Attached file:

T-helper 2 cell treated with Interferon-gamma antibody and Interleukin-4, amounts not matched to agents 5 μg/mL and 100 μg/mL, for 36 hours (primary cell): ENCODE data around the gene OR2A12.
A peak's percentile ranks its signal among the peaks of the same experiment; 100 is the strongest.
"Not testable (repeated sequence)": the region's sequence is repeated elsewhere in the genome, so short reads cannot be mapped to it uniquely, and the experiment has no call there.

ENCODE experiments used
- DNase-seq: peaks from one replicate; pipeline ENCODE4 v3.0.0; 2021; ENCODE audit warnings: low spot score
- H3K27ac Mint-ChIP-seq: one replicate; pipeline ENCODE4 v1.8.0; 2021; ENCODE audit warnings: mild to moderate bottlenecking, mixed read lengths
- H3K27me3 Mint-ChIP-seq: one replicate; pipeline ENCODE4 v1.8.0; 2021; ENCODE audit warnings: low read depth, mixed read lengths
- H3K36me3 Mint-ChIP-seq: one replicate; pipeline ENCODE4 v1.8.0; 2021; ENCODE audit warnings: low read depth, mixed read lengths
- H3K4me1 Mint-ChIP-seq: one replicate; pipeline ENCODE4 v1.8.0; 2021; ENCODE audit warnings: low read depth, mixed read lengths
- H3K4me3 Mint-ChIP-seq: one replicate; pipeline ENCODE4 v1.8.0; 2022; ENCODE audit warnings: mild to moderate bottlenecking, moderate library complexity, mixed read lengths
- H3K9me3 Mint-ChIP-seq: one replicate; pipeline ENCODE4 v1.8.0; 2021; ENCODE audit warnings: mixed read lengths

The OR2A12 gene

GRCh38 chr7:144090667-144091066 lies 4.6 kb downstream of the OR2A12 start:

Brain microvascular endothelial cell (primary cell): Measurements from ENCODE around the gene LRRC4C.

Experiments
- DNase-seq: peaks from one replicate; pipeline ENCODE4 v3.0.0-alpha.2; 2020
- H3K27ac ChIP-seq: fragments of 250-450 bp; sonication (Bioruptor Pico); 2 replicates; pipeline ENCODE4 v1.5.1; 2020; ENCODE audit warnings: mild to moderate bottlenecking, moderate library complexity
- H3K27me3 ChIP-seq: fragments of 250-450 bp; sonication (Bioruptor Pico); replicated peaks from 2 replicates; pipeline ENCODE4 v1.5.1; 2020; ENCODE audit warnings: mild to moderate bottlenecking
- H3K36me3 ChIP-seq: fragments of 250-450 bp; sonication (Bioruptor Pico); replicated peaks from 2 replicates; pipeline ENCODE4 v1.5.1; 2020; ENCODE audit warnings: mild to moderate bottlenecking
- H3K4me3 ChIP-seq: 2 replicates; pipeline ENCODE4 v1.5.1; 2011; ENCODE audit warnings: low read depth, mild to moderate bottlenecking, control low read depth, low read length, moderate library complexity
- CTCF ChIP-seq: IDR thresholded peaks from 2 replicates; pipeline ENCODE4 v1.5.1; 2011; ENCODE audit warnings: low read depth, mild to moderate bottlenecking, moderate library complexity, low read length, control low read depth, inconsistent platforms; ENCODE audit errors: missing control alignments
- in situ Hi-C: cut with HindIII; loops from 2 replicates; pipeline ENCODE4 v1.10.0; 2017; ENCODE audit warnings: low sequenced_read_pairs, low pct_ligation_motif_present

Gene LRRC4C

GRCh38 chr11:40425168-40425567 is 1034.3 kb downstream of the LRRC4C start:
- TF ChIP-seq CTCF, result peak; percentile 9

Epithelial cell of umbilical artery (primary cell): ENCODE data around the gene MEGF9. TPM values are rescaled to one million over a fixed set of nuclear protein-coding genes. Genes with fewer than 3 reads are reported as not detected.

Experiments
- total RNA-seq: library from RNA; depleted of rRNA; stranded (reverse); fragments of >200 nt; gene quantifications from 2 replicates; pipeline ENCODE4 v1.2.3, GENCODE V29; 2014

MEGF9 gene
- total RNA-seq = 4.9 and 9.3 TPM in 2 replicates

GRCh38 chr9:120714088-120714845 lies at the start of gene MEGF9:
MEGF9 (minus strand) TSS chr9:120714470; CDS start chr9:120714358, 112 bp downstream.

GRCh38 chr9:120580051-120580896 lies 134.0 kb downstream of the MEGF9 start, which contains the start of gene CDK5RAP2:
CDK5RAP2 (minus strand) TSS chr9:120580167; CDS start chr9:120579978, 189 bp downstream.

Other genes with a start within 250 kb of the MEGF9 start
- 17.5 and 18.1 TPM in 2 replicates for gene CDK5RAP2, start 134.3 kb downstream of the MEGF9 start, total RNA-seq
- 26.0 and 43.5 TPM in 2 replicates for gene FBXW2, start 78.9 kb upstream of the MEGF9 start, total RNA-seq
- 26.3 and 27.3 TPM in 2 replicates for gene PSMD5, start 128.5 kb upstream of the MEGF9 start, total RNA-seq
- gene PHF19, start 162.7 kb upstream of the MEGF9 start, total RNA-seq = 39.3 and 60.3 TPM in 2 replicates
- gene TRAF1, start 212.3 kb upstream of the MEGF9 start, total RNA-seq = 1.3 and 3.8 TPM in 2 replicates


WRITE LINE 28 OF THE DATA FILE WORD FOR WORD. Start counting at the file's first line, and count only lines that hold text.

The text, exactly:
- total RNA-seq: library from RNA; depleted of rRNA; stranded (reverse); fragments of >200 nt; gene quantifications from 2 replicates; pipeline ENCODE4 v1.2.3, GENCODE V29; 2014